The Cutting Edge Report conducted a survey of 16 pharmaceutical, biotech, and medical device companies and asked what percentage of phase 4 studies that took place in 2005 and 2006 submitted required annual sales reports (ASRs) to the FDA. The aggregate response was 47 percent and 50 percent, respectively. The primary reasons cited for not meeting the ASR commitment were management’s lack of willingness to support postmarketing studies, limited resources needed to complete and submit ASRs, and difficulty collecting the necessary information from investigators.
Wood charges that industry leaders are part of the reason Congress cannot get the job done.
“Right now, there is apparently a lot of resistance. It’s not coming from the public health community or the drug safety groups, so one could assume that it’s not something the industry, or at least some parts of it, wants to see happen,” says Wood.
Even as Congress and the FDA ironing out the details, however, manufacturers are investing in clinical research registries and postmarketing studies. According to Thomson Center-Watch, the rate of phase 4 clinical research is increasing 23 percent annually, with manufacturers spending an estimated $12 billion on the effort in 2007. The Pharmaceutical Research and Manufacturers of America reports that 11 percent of its members’ research and development budget is allotted to phase 4 research.
So why would manufacturers think twice about postponing required phase 4 trials? Demand for real-life outcomes, growing anxiety over the safety of existing drugs, and a changing regulatory environment all play a role. Yet the investment may pay off for manufacturers as biologics cause a rethinking of health benefit structures. Payer groups increasingly demand data on health economics, patient-reported outcomes, reimbursement, and patient safety — information that can be derived only from postmarketing studies. Manufacturers that provide this information may ultimately differentiate their product from others and boost sales.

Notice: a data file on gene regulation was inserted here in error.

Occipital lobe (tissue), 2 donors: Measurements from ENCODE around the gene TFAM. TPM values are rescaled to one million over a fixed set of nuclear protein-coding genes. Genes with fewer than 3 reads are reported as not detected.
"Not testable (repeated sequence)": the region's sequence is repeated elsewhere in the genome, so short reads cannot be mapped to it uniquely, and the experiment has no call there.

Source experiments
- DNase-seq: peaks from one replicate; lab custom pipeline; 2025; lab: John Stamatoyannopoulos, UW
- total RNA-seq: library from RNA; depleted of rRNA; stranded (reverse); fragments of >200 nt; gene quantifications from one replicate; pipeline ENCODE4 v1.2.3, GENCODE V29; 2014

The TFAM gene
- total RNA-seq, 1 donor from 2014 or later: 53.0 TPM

Johnson & Johnson has proposed that Great Britain’s national health service reimburse for the cancer drug bortezomib (Velcade), but only for patients who actually benefit from the treatment, which can cost up to $48,000 per patient. Manufacturers of four multiple sclerosis drugs, which can cost as much as $18,000 per patient annually, also have agreed to reduce drug prices if the medications do not meet anticipations. Glaxo-SmithKline has made similar pay-for-performance pricing arrangements with two European governments, but declines to name the drugs or countries involved.